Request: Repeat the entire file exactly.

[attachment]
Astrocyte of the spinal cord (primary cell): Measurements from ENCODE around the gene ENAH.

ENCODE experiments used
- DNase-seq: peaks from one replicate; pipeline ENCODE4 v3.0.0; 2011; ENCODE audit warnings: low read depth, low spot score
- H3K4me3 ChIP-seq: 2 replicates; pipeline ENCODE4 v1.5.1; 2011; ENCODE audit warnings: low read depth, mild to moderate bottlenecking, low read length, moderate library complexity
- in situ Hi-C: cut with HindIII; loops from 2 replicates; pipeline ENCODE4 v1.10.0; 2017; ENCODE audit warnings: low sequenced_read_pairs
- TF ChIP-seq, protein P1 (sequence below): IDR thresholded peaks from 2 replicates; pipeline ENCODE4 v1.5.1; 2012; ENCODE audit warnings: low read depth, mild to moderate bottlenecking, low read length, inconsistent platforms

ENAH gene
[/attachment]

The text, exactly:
Astrocyte of the spinal cord (primary cell): Measurements from ENCODE around the gene ENAH.

ENCODE experiments used
- DNase-seq: peaks from one replicate; pipeline ENCODE4 v3.0.0; 2011; ENCODE audit warnings: low read depth, low spot score
- H3K4me3 ChIP-seq: 2 replicates; pipeline ENCODE4 v1.5.1; 2011; ENCODE audit warnings: low read depth, mild to moderate bottlenecking, low read length, moderate library complexity
- in situ Hi-C: cut with HindIII; loops from 2 replicates; pipeline ENCODE4 v1.10.0; 2017; ENCODE audit warnings: low sequenced_read_pairs
- TF ChIP-seq, protein P1 (sequence below): IDR thresholded peaks from 2 replicates; pipeline ENCODE4 v1.5.1; 2012; ENCODE audit warnings: low read depth, mild to moderate bottlenecking, low read length, inconsistent platforms

ENAH gene